Is it true that windows api(s) handles are saved in registers? Lets say CreateFile api successfully opened a file,thus a handle will be assigned for that api . Where this handle is saved? in memory and registers? ok,if yes, which registers? is there any convention? I think it might be EBX , I saw it under debugger, but I'm not sure about it, if this is always true.
closed as not constructive by Roman R., Raymond Chen, Sheng Jiang 蒋晟, Antonio Bakula, Alexey Frunze Oct 21 '12 at 5:18
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I don't know the precise answer to your question, but a thought experiment tells you a lot.
Windows has zillions of APIs, some of them pretty complex. If they are complicated enough, Windows can't possibly communicate everything it has to say in response to an API call in the small number of registers available on x86s or even on more modern platforms on which Windows runs.
So, by necessity, some of the APIs must return their answers in memory buffers. You can see in the reference documents at MSDN, where the APIs are described in terms of C-style interfaces, that there are often one or more structs in which results get written in a memory buffer. So you should expect that handles may appear in such structs.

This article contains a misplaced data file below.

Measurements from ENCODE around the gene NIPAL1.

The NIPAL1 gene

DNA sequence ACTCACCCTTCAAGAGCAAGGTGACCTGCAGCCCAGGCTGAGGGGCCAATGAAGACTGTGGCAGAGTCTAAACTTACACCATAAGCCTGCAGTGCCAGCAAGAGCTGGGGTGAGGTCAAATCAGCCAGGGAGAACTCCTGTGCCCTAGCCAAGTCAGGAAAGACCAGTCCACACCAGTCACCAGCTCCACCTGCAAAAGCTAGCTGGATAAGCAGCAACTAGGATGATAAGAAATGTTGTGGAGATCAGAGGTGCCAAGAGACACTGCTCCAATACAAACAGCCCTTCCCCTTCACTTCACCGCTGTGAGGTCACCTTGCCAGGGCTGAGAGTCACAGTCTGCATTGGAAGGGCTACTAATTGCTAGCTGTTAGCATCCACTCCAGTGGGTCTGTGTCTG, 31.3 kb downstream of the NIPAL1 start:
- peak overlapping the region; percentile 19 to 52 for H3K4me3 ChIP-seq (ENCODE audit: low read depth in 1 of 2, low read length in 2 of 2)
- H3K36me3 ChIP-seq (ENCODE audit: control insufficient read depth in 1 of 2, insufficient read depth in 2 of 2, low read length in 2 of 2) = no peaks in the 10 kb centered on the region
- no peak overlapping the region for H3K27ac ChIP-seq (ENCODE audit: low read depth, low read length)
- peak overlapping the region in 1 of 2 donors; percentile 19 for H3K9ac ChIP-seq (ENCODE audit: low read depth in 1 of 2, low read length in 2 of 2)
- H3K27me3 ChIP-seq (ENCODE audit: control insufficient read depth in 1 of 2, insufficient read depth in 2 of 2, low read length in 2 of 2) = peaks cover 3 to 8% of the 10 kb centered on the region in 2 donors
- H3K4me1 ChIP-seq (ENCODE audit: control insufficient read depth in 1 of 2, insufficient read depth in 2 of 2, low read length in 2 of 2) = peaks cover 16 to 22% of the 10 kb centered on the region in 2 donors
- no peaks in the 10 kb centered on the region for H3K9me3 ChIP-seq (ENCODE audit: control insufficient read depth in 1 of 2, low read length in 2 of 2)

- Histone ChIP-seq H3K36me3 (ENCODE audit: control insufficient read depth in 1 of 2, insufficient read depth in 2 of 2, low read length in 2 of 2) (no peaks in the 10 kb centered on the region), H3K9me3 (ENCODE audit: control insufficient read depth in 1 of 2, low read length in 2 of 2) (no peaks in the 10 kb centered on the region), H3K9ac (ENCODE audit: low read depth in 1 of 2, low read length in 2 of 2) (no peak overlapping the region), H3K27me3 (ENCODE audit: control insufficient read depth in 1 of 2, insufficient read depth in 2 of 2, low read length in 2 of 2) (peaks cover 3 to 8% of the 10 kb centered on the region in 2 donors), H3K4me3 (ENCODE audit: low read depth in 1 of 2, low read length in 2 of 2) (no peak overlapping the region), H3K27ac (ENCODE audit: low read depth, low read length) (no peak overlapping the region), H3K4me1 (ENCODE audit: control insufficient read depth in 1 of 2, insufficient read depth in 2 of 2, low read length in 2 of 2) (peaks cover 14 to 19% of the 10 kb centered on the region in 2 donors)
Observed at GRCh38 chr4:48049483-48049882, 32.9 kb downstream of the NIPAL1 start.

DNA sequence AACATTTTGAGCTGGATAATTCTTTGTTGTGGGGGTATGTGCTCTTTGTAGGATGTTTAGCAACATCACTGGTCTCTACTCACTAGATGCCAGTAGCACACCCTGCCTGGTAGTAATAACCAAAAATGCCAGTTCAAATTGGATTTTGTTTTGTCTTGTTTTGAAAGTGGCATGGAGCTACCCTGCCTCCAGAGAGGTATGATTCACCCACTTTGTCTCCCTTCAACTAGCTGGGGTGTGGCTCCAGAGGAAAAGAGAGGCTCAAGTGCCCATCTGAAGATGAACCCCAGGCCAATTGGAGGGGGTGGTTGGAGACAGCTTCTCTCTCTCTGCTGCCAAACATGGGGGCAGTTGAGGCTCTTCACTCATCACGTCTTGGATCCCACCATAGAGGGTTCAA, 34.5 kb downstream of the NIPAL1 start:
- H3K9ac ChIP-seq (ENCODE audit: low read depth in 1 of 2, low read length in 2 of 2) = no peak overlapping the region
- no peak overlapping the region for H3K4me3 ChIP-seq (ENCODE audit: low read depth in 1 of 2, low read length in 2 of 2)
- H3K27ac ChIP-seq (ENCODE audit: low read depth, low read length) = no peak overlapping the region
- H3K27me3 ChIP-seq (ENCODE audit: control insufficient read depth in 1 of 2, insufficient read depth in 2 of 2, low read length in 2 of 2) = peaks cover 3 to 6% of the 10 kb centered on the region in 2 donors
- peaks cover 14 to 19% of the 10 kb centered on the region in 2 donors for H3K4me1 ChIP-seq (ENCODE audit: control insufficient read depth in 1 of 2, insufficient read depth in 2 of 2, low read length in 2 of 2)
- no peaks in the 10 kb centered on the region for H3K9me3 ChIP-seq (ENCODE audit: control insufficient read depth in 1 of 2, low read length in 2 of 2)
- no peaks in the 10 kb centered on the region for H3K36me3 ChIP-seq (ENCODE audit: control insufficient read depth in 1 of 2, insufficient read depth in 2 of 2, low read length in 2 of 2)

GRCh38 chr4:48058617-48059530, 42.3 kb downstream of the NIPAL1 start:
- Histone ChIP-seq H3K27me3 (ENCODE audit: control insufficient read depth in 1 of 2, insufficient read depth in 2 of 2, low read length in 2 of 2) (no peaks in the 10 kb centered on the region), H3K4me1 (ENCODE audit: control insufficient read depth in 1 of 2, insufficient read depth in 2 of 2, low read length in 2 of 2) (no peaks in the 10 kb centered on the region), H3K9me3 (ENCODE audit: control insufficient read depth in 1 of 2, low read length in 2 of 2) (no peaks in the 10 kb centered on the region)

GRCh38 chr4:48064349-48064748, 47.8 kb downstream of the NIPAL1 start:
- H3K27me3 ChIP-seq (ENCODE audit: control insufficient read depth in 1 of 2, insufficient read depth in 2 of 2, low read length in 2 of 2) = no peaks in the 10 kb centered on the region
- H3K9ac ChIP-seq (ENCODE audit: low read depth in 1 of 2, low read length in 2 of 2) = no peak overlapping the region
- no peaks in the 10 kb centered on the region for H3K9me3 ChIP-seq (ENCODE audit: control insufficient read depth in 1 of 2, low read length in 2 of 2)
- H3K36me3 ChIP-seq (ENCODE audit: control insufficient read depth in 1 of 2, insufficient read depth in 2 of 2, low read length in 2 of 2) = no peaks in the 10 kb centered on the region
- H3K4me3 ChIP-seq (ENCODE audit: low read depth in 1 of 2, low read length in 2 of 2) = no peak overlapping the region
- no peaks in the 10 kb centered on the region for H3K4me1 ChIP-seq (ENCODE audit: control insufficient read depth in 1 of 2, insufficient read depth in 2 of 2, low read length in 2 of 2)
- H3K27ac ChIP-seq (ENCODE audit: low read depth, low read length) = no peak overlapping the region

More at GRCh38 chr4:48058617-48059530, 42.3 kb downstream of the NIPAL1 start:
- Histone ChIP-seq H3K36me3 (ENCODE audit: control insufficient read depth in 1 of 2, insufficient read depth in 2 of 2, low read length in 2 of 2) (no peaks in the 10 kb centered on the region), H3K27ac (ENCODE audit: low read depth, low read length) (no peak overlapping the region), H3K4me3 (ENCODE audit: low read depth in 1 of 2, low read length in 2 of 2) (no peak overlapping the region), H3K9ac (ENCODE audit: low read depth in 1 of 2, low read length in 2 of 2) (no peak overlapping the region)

Some the APIs clearly return handles as their only result. Handles are "scalar values"; they fit in machine words and registers. Machine calling conventions tend to return such scalar values in registers, which is obviously the point of your question. Certainly for such single-results functions, you should expect that some handles come back in the registers. On the x86, the conventions tend to favor (R)EAX for single scalar results, so it is likely that most API calls returning just a handle return them in that register.
But since some might come back in registers, some in buffers, you simply aren't likely to get a hard and fast rule.
So, simply stick to the documentation. If you code in C, which register won't matter to you much anyway.
(I suspect MS won't tell you even if they know, to preserve OS-architecture independence. For a specific API, you can always find out by stepping through the actual call/return. Just don't believe the register usage for that particular API is followed generally, othre than the parameter passing conventions.)